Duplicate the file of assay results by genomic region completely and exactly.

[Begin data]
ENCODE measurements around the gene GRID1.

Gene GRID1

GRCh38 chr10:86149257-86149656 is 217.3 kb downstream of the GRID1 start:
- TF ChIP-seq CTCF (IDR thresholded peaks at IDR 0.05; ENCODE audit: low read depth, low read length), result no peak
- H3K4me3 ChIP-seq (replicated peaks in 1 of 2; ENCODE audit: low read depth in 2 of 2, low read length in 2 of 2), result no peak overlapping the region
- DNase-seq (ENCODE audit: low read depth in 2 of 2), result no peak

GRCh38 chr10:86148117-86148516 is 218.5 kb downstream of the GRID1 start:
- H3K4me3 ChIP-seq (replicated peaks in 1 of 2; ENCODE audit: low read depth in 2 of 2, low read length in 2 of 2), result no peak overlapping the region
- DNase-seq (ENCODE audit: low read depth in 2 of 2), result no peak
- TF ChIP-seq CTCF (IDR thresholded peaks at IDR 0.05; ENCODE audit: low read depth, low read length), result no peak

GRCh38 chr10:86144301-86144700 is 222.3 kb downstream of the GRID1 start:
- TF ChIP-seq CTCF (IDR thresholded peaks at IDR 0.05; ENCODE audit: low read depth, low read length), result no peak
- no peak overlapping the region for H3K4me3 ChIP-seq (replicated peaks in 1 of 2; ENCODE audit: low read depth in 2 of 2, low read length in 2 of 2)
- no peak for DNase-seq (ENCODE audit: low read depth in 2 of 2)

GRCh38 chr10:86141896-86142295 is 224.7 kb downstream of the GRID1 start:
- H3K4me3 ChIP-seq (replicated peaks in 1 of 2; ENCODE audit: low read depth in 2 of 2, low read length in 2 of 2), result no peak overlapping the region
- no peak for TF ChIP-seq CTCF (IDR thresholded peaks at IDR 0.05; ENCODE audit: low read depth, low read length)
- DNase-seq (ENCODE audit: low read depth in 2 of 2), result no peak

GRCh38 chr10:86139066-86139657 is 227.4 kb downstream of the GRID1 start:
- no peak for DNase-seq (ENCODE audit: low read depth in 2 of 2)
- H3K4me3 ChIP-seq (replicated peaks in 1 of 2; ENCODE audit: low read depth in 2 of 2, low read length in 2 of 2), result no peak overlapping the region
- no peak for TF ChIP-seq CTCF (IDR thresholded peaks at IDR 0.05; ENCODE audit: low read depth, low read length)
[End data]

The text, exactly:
ENCODE measurements around the gene GRID1.

Gene GRID1

GRCh38 chr10:86149257-86149656 is 217.3 kb downstream of the GRID1 start:
- TF ChIP-seq CTCF (IDR thresholded peaks at IDR 0.05; ENCODE audit: low read depth, low read length), result no peak
- H3K4me3 ChIP-seq (replicated peaks in 1 of 2; ENCODE audit: low read depth in 2 of 2, low read length in 2 of 2), result no peak overlapping the region
- DNase-seq (ENCODE audit: low read depth in 2 of 2), result no peak

GRCh38 chr10:86148117-86148516 is 218.5 kb downstream of the GRID1 start:
- H3K4me3 ChIP-seq (replicated peaks in 1 of 2; ENCODE audit: low read depth in 2 of 2, low read length in 2 of 2), result no peak overlapping the region
- DNase-seq (ENCODE audit: low read depth in 2 of 2), result no peak
- TF ChIP-seq CTCF (IDR thresholded peaks at IDR 0.05; ENCODE audit: low read depth, low read length), result no peak

GRCh38 chr10:86144301-86144700 is 222.3 kb downstream of the GRID1 start:
- TF ChIP-seq CTCF (IDR thresholded peaks at IDR 0.05; ENCODE audit: low read depth, low read length), result no peak
- no peak overlapping the region for H3K4me3 ChIP-seq (replicated peaks in 1 of 2; ENCODE audit: low read depth in 2 of 2, low read length in 2 of 2)
- no peak for DNase-seq (ENCODE audit: low read depth in 2 of 2)

GRCh38 chr10:86141896-86142295 is 224.7 kb downstream of the GRID1 start:
- H3K4me3 ChIP-seq (replicated peaks in 1 of 2; ENCODE audit: low read depth in 2 of 2, low read length in 2 of 2), result no peak overlapping the region
- no peak for TF ChIP-seq CTCF (IDR thresholded peaks at IDR 0.05; ENCODE audit: low read depth, low read length)
- DNase-seq (ENCODE audit: low read depth in 2 of 2), result no peak

GRCh38 chr10:86139066-86139657 is 227.4 kb downstream of the GRID1 start:
- no peak for DNase-seq (ENCODE audit: low read depth in 2 of 2)
- H3K4me3 ChIP-seq (replicated peaks in 1 of 2; ENCODE audit: low read depth in 2 of 2, low read length in 2 of 2), result no peak overlapping the region
- no peak for TF ChIP-seq CTCF (IDR thresholded peaks at IDR 0.05; ENCODE audit: low read depth, low read length)